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CAMM & Condensed Matter Seminar

Spring 2024

Seminar Time:  Wednesdays, 10:20-11:10 AM
Location: IAMM 310 or 147

January 31: Gabor Halasz (Quantum Science Center, ORNL)

Location: IAMM 310

Title: Thermal Anyon Interferometry in Phonon-Coupled Kitaev Spin Liquids

Abstract: Recent theoretical studies inspired by experiments on the Kitaev magnet α-RuCl3 highlight the nontrivial impact of phonons on the thermal Hall conductivity of chiral topological phases. We introduce mixed mesoscopic-macroscopic devices that allow refined thermal-transport probes of non-Abelian spin liquids with Ising topological order. These devices feature a quantum-coherent region with quantized or negligible phonon conductance, flanked by macroscopic lobes that facilitate efficient thermalization between chiral Majorana edge modes and bulk phonons. We show that our devices enable (i) accurate determination of the quantized thermal Hall conductivity, (ii) identification of non-Abelian Ising anyons via the temperature dependence of the thermal conductance, and, most interestingly, (iii) single-anyon detection through heat-based anyon interferometry. Analogous results apply broadly to phonon-coupled chiral topological orders.

February 7: Yuxuan Wang (University of Florida)

Location: IAMM 310

Title: Mechanism and Properties of Charge-4e Superconductivity

Abstract: Unlike in the BCS theory for regular (charge-2e) superconductivity, charge-4e superconductivity, driven by the condensation of four-fermion bound states, does not occur via a weak-coupling instability. Moreover, unlike charge-2e superconductors, a charge-4e superconductor is intrinsically interacting even at mean-field level, whose properties remain to be properly analyzed. In this talk, we first present a microscopic mechanism for charge-4e superconductivity. In a model with repulsive BCS coupling, the system exhibits strong fluctuations toward electron pairing with finite momenta, known as pair density waves (PDW). Upon lowering temperature, we show that the ground state is a spatially uniform charge-4e state formed by condensing pairs of the PDW bosons with d-wave pairing symmetry. In the second part, we present a solvable model describing a mean-field charge-4e superconductivity, and obtain its key properties such as gaplessness, superfluid density, and stability.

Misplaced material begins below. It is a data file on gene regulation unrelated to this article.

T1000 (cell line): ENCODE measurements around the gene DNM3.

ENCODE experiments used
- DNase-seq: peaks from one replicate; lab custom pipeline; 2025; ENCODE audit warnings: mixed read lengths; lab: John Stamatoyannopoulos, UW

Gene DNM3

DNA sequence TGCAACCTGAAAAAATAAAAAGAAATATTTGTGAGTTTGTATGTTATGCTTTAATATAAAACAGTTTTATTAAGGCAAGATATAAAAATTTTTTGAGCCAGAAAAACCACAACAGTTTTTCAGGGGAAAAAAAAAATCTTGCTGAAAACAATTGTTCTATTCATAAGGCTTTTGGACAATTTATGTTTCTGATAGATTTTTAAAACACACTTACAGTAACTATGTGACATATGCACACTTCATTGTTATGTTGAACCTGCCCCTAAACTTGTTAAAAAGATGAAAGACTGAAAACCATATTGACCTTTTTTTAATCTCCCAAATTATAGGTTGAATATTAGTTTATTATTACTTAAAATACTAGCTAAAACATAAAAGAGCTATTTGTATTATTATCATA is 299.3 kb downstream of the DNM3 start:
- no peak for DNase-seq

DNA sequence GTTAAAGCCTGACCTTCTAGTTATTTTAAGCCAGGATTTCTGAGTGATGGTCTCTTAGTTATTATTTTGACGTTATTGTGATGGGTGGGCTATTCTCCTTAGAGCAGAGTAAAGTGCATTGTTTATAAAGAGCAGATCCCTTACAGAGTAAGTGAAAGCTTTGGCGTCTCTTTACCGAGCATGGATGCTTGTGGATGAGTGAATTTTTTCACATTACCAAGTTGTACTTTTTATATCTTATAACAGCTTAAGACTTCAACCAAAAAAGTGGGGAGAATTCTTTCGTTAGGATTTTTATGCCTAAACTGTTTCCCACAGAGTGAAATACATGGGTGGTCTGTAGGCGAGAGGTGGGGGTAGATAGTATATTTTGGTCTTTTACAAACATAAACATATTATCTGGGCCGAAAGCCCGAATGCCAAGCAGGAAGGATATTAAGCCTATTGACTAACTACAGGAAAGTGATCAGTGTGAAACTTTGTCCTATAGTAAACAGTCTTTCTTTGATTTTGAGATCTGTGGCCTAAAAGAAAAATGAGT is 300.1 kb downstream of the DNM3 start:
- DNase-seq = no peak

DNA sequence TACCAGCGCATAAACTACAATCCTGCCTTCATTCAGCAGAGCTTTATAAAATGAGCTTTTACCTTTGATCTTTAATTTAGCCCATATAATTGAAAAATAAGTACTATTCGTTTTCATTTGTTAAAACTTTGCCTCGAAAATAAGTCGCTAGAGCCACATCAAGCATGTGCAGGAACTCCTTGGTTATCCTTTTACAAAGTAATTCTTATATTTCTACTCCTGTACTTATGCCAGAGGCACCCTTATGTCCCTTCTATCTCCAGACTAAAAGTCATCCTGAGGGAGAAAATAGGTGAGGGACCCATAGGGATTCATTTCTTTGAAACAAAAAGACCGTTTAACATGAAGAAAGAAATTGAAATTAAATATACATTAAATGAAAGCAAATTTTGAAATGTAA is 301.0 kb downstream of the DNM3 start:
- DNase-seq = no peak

February 14: Markus Heyl (University of Augsburg)

Location: Virtual seminar (

Title: Solving 2D Quantum Matter with Neural Quantum States